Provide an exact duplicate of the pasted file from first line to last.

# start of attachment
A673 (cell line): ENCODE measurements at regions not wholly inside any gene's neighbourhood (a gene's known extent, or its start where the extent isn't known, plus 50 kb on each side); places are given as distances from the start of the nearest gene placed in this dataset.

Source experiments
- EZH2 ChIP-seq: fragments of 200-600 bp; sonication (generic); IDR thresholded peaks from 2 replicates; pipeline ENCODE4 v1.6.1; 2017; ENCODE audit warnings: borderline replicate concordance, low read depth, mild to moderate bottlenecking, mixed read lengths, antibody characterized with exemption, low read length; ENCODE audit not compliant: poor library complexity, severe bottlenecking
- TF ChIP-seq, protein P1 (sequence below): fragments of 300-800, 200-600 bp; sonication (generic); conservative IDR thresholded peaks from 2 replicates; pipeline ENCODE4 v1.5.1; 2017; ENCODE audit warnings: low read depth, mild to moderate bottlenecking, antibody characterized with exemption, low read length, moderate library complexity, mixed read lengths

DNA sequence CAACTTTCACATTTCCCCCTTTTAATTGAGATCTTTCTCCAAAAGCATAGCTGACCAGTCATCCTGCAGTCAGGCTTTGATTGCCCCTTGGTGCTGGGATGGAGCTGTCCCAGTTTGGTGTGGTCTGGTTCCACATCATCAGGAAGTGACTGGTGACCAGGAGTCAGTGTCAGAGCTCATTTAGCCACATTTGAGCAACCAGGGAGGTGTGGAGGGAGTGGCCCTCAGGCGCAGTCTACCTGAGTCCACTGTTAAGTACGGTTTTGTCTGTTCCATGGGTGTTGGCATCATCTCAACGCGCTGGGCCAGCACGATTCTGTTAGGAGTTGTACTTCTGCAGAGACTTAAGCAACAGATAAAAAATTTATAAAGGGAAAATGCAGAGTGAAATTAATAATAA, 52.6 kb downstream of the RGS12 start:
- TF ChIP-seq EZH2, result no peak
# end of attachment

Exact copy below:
A673 (cell line): ENCODE measurements at regions not wholly inside any gene's neighbourhood (a gene's known extent, or its start where the extent isn't known, plus 50 kb on each side); places are given as distances from the start of the nearest gene placed in this dataset.

Source experiments
- EZH2 ChIP-seq: fragments of 200-600 bp; sonication (generic); IDR thresholded peaks from 2 replicates; pipeline ENCODE4 v1.6.1; 2017; ENCODE audit warnings: borderline replicate concordance, low read depth, mild to moderate bottlenecking, mixed read lengths, antibody characterized with exemption, low read length; ENCODE audit not compliant: poor library complexity, severe bottlenecking
- TF ChIP-seq, protein P1 (sequence below): fragments of 300-800, 200-600 bp; sonication (generic); conservative IDR thresholded peaks from 2 replicates; pipeline ENCODE4 v1.5.1; 2017; ENCODE audit warnings: low read depth, mild to moderate bottlenecking, antibody characterized with exemption, low read length, moderate library complexity, mixed read lengths

DNA sequence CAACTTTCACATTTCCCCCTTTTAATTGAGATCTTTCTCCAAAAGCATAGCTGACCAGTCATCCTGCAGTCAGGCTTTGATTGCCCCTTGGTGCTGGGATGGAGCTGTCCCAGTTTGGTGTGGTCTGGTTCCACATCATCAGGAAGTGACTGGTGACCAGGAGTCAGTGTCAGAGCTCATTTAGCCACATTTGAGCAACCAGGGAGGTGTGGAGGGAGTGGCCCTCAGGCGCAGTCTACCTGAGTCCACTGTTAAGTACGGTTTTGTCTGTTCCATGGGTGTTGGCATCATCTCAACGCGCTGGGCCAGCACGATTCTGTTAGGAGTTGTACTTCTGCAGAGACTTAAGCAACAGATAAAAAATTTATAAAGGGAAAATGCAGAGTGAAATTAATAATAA, 52.6 kb downstream of the RGS12 start:
- TF ChIP-seq EZH2, result no peak